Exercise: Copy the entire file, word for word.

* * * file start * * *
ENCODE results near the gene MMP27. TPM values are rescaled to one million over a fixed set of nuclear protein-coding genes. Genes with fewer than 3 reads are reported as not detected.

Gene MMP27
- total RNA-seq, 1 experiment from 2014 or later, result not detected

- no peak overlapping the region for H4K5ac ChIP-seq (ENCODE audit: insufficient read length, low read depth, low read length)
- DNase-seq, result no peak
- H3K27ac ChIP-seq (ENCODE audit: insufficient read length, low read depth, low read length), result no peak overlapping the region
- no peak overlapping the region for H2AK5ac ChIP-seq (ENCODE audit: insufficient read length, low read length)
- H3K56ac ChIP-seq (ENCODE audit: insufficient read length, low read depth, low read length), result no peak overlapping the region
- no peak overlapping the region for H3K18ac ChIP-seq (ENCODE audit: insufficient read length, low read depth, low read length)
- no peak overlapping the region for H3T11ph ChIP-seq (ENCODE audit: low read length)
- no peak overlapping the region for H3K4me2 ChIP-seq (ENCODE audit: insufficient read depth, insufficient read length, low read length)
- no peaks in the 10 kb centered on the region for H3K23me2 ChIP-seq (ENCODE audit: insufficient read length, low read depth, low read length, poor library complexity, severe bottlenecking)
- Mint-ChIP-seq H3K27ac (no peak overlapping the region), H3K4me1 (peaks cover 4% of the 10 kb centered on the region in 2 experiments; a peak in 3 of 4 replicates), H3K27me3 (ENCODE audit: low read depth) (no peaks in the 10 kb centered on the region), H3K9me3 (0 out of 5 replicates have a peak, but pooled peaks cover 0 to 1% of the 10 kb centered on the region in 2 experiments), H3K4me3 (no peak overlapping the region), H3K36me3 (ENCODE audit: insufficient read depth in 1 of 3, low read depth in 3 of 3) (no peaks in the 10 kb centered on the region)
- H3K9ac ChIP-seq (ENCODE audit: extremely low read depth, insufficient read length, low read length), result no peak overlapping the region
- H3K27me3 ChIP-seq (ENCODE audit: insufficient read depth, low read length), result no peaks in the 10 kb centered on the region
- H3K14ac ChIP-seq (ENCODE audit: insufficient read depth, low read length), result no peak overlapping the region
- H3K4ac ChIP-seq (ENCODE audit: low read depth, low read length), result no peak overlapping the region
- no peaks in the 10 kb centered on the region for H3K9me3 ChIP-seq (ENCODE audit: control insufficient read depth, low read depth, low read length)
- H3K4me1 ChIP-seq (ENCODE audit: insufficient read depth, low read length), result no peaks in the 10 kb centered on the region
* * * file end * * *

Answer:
ENCODE results near the gene MMP27. TPM values are rescaled to one million over a fixed set of nuclear protein-coding genes. Genes with fewer than 3 reads are reported as not detected.

Gene MMP27
- total RNA-seq, 1 experiment from 2014 or later, result not detected

- no peak overlapping the region for H4K5ac ChIP-seq (ENCODE audit: insufficient read length, low read depth, low read length)
- DNase-seq, result no peak
- H3K27ac ChIP-seq (ENCODE audit: insufficient read length, low read depth, low read length), result no peak overlapping the region
- no peak overlapping the region for H2AK5ac ChIP-seq (ENCODE audit: insufficient read length, low read length)
- H3K56ac ChIP-seq (ENCODE audit: insufficient read length, low read depth, low read length), result no peak overlapping the region
- no peak overlapping the region for H3K18ac ChIP-seq (ENCODE audit: insufficient read length, low read depth, low read length)
- no peak overlapping the region for H3T11ph ChIP-seq (ENCODE audit: low read length)
- no peak overlapping the region for H3K4me2 ChIP-seq (ENCODE audit: insufficient read depth, insufficient read length, low read length)
- no peaks in the 10 kb centered on the region for H3K23me2 ChIP-seq (ENCODE audit: insufficient read length, low read depth, low read length, poor library complexity, severe bottlenecking)
- Mint-ChIP-seq H3K27ac (no peak overlapping the region), H3K4me1 (peaks cover 4% of the 10 kb centered on the region in 2 experiments; a peak in 3 of 4 replicates), H3K27me3 (ENCODE audit: low read depth) (no peaks in the 10 kb centered on the region), H3K9me3 (0 out of 5 replicates have a peak, but pooled peaks cover 0 to 1% of the 10 kb centered on the region in 2 experiments), H3K4me3 (no peak overlapping the region), H3K36me3 (ENCODE audit: insufficient read depth in 1 of 3, low read depth in 3 of 3) (no peaks in the 10 kb centered on the region)
- H3K9ac ChIP-seq (ENCODE audit: extremely low read depth, insufficient read length, low read length), result no peak overlapping the region
- H3K27me3 ChIP-seq (ENCODE audit: insufficient read depth, low read length), result no peaks in the 10 kb centered on the region
- H3K14ac ChIP-seq (ENCODE audit: insufficient read depth, low read length), result no peak overlapping the region
- H3K4ac ChIP-seq (ENCODE audit: low read depth, low read length), result no peak overlapping the region
- no peaks in the 10 kb centered on the region for H3K9me3 ChIP-seq (ENCODE audit: control insufficient read depth, low read depth, low read length)
- H3K4me1 ChIP-seq (ENCODE audit: insufficient read depth, low read length), result no peaks in the 10 kb centered on the region